Arian Foster, RB, Houston Texans

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    Jamie Squire/Getty Images

    Injury: Strained hamstring

    Outlook: Bye week, expected to return for Week 9

    So much for the IPO. Arian Foster barely made it past the kickoff before his hamstring gave way, a significant setback for the Texans running back. His nonchalance about the injury afterward seemed to rub some the wrong way, but that's how Foster has always been.

    Foster was playing with a mild strain, so the chance that this could happen was there. The hope was he'd be productive without causing a bigger issue that would cost him more time. Foster appears to have not done too much more damage, and with the bye, he'll have time to heal up. Of course, it might have been better to bench him altogether, which would have also helped fantasy players who took a zero for their top pick.

    The Texans have said in the past that they want to use Ben Tate more, but given the chance, they learned that's not the best option. While Foster should be back in Week 9, so should Matt Schaub, though Case Keenum played pretty well in his first start. The Texans continue to be a mess, and with Gary Kubiak's job on the line from week to week and what could be a tough matchup with the division-leading Colts coming up, there are a lot of moving parts beyond one mildly strained hamstring to consider.

Doug Martin, RB, Tampa Bay Buccaneers

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    Scott Iskowitz/Getty Images

    Injury: Torn labrum, shoulder

    Outlook: Out for Week 8, return in 2-4 weeks

    Doug Martin took a powerful shot to his shoulder as he dove for the end zone. It was clean, but man, that was as big a hit as I've seen in a while. Pads weren't enough, as Martin's shoulder couldn't withstand the force. The end result was damage to the glenoid labrum, an injury that's uncommon among running backs and more often seen in baseball pitchers.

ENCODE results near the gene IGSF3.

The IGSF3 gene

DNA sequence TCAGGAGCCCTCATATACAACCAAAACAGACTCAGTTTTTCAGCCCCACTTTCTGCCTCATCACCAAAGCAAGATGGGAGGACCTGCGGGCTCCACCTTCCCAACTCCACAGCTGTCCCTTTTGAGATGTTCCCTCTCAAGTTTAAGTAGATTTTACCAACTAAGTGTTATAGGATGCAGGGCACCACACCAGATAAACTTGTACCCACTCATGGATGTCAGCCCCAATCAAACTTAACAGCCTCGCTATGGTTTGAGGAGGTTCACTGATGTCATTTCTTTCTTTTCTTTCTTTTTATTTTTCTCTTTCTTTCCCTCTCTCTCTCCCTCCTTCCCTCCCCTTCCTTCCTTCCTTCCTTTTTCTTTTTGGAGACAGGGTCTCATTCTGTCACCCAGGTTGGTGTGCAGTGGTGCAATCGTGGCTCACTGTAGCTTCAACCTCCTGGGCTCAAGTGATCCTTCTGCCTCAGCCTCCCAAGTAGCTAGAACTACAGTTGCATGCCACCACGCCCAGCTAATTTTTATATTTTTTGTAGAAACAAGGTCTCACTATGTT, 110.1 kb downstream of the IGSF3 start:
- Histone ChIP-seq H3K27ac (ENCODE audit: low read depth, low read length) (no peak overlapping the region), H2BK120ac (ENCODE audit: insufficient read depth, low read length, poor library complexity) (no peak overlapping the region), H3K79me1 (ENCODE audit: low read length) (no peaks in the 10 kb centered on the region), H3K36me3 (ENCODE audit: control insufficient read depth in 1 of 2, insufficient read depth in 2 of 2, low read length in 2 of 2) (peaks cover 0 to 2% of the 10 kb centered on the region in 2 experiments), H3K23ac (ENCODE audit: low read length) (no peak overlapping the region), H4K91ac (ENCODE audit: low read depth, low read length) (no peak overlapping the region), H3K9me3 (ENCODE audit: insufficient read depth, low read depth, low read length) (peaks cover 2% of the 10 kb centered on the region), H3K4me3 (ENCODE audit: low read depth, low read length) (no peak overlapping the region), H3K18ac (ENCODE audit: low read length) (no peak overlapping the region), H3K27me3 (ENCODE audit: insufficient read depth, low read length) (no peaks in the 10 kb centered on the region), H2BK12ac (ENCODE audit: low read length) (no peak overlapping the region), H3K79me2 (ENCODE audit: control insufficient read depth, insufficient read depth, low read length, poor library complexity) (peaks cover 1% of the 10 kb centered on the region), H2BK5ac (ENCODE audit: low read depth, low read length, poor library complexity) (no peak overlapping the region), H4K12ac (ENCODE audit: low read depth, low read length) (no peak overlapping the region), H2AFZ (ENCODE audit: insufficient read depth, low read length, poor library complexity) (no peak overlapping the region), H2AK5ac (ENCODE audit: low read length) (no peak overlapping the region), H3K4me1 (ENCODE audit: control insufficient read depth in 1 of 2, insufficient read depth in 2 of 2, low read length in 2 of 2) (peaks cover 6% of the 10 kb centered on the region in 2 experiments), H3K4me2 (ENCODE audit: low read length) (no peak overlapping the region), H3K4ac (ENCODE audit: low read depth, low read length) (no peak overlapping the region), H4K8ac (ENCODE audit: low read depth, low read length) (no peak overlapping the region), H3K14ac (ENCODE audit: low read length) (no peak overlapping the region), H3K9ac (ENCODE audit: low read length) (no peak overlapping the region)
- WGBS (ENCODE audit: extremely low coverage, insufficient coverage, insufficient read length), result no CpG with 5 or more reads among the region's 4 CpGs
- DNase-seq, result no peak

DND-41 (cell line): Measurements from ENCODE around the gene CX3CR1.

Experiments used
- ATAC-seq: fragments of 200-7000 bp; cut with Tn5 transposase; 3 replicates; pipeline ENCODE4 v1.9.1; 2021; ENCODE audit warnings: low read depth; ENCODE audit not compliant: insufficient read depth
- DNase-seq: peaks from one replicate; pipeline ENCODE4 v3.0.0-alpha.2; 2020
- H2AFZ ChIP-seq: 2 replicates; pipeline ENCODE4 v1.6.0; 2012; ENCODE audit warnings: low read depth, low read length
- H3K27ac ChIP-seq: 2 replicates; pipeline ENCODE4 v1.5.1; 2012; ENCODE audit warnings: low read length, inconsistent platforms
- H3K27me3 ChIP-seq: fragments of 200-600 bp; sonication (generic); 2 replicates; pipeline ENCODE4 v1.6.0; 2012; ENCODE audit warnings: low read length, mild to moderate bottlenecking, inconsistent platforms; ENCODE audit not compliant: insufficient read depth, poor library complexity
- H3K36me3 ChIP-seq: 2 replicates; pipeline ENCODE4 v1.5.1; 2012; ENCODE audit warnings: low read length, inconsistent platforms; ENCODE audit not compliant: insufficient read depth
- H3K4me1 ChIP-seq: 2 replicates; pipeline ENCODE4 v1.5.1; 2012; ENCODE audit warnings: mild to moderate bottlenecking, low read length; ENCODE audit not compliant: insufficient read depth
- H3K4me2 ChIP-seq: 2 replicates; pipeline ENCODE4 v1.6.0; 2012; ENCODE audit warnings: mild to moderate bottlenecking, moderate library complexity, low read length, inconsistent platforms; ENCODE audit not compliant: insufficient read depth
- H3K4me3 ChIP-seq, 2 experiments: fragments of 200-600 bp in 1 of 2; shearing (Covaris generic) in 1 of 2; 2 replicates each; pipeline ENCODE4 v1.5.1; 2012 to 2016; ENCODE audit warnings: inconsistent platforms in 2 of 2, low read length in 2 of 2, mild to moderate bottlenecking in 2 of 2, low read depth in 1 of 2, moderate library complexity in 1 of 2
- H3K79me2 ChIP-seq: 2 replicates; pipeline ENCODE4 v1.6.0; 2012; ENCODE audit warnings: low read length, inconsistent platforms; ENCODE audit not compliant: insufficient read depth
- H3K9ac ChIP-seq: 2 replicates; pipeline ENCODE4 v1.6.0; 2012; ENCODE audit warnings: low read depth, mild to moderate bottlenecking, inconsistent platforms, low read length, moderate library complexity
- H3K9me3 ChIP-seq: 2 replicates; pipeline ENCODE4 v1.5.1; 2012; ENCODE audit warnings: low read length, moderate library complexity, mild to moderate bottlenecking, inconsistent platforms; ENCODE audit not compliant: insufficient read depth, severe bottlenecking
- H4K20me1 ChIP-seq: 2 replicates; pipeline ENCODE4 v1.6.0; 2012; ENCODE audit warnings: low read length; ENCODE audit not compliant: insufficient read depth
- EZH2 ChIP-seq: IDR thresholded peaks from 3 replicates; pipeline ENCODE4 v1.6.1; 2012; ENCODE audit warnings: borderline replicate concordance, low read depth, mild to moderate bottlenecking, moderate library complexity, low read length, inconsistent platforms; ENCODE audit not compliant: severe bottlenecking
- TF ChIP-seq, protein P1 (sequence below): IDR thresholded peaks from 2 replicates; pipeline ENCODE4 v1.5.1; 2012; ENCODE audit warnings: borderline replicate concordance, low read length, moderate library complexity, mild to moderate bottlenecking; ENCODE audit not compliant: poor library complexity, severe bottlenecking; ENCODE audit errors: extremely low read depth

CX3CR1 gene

The mechanism of injury is clear. The humeral head was forced into the shoulder by the hit, and the labrum either moved or was crushed underneath the movement. The tearing is significant, but the stability of the shoulder is not compromised. What this means is that the Bucs' first order of business will be strengthening everything else around the damage so as to prevent this from being reinjured on a less forceful hit.

    The labrum will eventually need to be repaired, as it will not heal on its own, but if the Bucs medical staff can stabilize the shoulder and manage the pain, Martin will be able to return in as little as two weeks. The range of the recovery period is tentative because they are very early in this process and we don't know how things will progress. 

    A lot of this will come down to pain tolerance. One worry is that Martin might alter his running style, going a bit more upright to avoid taking direct shots on the shoulder. Doing this could expose his legs more and reduce his effectiveness by raising his center of gravity.

    Once he does have the surgery, the road back should be easy and have him well before training camp, even if he waits until February or March. In the long term, this isn't a big deal for Martin, but in the short term, it's a huge loss for the Bucs.

Jay Cutler, QB, Chicago Bears

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    Brad Mills-USA TODAY Sports

    Injury: Strained adductor

    Outlook: Will miss at least one month

    Here's how bad Jay Cutler's groin strain was: Normally, a player often guards or grabs the area that's affected. It's an unconscious, primal reaction to severe pain, and at times (as we saw with Jake Locker), it can be very defensive and positive. Cutler did not grab the inside of his thigh, but instead above the iliac crest, the point of the hip.

    It wasn't propriety that kept Cutler from grabbing there, but instead, according to one NFL physician, it's a typical reaction to a severe adductor strain, one I'd never seen before.

    "When the adductor gives that much, the whole pelvis can shift and feel like the leg is going to detach. You saw him pull in on the hip, trying to tilt it and then bending over, again trying to take the pressure off the damaged area," the doctor said.